I was not a member of the Committee that considered the Bill, and I am at a loss to understand why the Opposition have become so hot and bothered about the provisions in question. In many respects they are not new. I have worked in one of the so-called small shops, and I recall seeing a list of prices hanging up in the shop when we had price control. We did not need an enforcement agency. If a customer challenged the price of anything one showed him the price in the book, and there was no need for any dispute. Only a fool would try to sell an article at a price in excess of what was shown to the customer on the list which was on public display in the shop.
The hon. Gentleman has completely missed the point. In the shop in which he no doubt served with great distinction he did not have to put up a placard announcing that down the road certain articles were 7p cheaper.
The hon. Gentleman sadly underestimates the prowess of the housewife. She knows perfectly well where goods are dearer and where they are cheaper. [HON. MEMBERS: "Hear, hear."] In addition, she is guided not merely by price but by quality, and she is influenced by service. That is what my fellow-Scot seems to underestimate when he refers to the small shopkeeper in competition with a monopoly, because a small shopkeeper can give a service which a monopoly cannot give.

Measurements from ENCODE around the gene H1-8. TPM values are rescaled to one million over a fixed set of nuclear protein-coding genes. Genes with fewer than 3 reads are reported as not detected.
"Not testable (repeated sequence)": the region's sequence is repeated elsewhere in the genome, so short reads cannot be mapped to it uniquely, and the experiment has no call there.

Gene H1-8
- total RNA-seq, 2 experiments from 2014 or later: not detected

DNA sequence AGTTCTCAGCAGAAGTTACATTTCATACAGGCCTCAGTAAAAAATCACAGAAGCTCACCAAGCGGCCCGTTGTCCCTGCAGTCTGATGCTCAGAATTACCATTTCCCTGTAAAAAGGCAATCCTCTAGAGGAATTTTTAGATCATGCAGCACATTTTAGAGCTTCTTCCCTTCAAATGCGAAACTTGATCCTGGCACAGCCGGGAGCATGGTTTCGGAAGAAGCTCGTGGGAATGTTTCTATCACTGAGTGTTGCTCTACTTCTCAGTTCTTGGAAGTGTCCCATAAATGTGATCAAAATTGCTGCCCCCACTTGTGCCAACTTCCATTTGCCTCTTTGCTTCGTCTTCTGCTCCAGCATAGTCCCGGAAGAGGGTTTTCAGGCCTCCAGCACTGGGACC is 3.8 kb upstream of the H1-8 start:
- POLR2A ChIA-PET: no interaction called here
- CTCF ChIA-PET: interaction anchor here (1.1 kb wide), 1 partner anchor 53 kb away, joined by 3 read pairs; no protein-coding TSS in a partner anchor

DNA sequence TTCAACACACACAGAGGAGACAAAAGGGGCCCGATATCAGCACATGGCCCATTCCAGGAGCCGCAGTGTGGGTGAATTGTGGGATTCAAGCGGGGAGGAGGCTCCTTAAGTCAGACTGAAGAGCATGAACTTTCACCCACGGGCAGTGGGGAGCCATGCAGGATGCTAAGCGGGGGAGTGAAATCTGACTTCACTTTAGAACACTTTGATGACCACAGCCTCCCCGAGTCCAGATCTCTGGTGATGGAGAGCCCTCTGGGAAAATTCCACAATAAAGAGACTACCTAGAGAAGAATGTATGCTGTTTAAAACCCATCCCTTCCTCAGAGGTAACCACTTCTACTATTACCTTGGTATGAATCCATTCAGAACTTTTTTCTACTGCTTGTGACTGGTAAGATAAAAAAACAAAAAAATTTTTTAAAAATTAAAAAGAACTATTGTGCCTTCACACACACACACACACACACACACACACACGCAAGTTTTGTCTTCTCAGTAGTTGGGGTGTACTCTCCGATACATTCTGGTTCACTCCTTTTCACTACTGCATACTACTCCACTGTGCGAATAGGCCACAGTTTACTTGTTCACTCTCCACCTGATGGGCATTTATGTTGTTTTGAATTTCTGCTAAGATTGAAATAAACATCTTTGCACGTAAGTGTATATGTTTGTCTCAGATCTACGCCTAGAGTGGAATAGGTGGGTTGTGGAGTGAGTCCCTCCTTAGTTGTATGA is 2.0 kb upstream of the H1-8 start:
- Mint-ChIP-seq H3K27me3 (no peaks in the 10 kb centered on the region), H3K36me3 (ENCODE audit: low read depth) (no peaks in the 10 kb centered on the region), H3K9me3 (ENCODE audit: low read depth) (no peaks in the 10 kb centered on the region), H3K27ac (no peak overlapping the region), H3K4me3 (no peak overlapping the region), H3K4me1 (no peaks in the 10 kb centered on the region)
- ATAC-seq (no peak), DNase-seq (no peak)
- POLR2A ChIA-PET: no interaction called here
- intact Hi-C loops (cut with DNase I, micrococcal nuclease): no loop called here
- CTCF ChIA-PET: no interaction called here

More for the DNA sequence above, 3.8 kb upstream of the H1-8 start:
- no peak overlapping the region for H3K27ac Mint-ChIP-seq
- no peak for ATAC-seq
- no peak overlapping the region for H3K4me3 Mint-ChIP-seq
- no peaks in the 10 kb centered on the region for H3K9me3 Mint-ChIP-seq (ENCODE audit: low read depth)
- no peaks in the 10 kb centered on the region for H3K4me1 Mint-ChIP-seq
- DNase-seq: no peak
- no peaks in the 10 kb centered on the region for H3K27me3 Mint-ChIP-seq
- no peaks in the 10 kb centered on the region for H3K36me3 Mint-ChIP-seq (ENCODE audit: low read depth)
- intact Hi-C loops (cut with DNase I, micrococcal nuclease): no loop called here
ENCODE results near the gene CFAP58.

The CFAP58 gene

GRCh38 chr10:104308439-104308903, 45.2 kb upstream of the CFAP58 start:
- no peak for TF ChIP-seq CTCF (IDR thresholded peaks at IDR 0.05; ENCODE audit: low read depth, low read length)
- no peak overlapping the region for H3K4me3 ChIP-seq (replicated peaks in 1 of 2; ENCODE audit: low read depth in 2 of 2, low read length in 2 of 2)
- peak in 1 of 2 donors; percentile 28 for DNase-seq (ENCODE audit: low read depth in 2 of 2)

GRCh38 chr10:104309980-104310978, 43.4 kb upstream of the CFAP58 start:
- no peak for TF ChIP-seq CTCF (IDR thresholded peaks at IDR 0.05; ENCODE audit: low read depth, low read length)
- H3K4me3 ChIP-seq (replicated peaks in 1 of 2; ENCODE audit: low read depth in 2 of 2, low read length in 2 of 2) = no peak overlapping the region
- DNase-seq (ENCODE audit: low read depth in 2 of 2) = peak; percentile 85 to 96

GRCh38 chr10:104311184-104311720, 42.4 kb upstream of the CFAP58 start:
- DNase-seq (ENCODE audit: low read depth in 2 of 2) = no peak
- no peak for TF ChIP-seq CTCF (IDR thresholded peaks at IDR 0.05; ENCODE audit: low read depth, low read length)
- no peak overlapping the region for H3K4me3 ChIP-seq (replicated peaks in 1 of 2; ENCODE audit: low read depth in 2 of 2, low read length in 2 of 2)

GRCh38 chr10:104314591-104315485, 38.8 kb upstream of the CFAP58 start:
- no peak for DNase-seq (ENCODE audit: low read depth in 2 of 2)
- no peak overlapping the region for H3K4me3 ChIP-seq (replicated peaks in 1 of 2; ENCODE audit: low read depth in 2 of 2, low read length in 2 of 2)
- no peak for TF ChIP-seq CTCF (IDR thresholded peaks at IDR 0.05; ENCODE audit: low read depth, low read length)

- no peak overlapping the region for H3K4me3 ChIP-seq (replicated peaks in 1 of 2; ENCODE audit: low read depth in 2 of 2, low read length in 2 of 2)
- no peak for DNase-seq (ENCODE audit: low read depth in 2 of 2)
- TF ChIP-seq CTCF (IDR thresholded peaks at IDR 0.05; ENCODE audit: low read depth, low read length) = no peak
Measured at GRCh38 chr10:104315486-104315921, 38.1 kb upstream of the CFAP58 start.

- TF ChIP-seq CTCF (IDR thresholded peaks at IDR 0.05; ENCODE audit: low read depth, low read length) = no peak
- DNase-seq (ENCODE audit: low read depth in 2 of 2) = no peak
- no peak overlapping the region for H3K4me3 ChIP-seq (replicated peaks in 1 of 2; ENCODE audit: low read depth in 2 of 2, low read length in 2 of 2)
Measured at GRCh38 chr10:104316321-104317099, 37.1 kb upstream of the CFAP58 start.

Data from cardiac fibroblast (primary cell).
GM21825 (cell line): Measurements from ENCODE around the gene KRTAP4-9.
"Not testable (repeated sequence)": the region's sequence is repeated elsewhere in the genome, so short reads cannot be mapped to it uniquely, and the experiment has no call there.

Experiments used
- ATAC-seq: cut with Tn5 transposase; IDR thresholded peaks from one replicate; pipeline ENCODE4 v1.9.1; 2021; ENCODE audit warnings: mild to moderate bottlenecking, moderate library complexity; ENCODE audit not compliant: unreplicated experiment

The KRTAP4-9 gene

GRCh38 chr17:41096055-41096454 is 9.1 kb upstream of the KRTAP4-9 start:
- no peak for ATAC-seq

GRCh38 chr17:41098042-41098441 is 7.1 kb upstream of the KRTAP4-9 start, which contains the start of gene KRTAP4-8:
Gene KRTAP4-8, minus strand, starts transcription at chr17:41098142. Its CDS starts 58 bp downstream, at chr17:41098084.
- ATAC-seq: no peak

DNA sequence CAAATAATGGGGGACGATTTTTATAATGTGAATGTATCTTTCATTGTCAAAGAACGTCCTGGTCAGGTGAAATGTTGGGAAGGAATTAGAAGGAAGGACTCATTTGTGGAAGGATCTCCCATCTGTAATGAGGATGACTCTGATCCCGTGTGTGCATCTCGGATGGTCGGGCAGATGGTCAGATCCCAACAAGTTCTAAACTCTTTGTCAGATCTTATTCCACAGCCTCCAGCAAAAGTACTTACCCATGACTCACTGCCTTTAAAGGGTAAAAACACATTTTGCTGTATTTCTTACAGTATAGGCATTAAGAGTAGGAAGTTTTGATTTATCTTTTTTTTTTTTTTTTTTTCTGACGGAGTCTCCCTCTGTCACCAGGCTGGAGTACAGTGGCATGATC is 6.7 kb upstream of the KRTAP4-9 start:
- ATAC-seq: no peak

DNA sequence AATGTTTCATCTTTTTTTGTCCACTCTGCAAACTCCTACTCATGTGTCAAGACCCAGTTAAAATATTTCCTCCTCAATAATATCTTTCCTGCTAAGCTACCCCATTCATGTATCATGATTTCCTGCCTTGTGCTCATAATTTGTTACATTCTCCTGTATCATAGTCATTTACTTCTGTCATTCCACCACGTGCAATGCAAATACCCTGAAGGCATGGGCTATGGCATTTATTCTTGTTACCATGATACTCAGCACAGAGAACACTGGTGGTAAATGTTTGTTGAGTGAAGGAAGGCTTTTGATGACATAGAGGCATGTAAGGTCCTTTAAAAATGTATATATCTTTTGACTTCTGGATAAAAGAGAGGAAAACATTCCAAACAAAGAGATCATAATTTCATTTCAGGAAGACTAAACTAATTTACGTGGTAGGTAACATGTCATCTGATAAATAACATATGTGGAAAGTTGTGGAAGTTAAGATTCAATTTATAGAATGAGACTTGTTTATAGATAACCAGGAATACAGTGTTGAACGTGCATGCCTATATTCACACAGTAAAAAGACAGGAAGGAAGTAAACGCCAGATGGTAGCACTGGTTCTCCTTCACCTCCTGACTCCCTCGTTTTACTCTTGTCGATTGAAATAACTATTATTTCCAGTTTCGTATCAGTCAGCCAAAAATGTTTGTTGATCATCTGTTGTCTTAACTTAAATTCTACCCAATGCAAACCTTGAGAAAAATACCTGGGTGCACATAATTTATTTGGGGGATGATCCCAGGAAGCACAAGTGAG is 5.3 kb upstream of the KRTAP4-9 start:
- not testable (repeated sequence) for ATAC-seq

There is nothing I like better, for example, than to enter the small shop and have my cheddar cheese cut fresh rather than have it pre-packed. Many housewives would prefer their Belfast bacon, their boiled ham and their corned beef fresh rather than pre-packed and refrigerated. Small shopkeepers can offer that type of personal service and attract custom in a way which the monopoly cannot.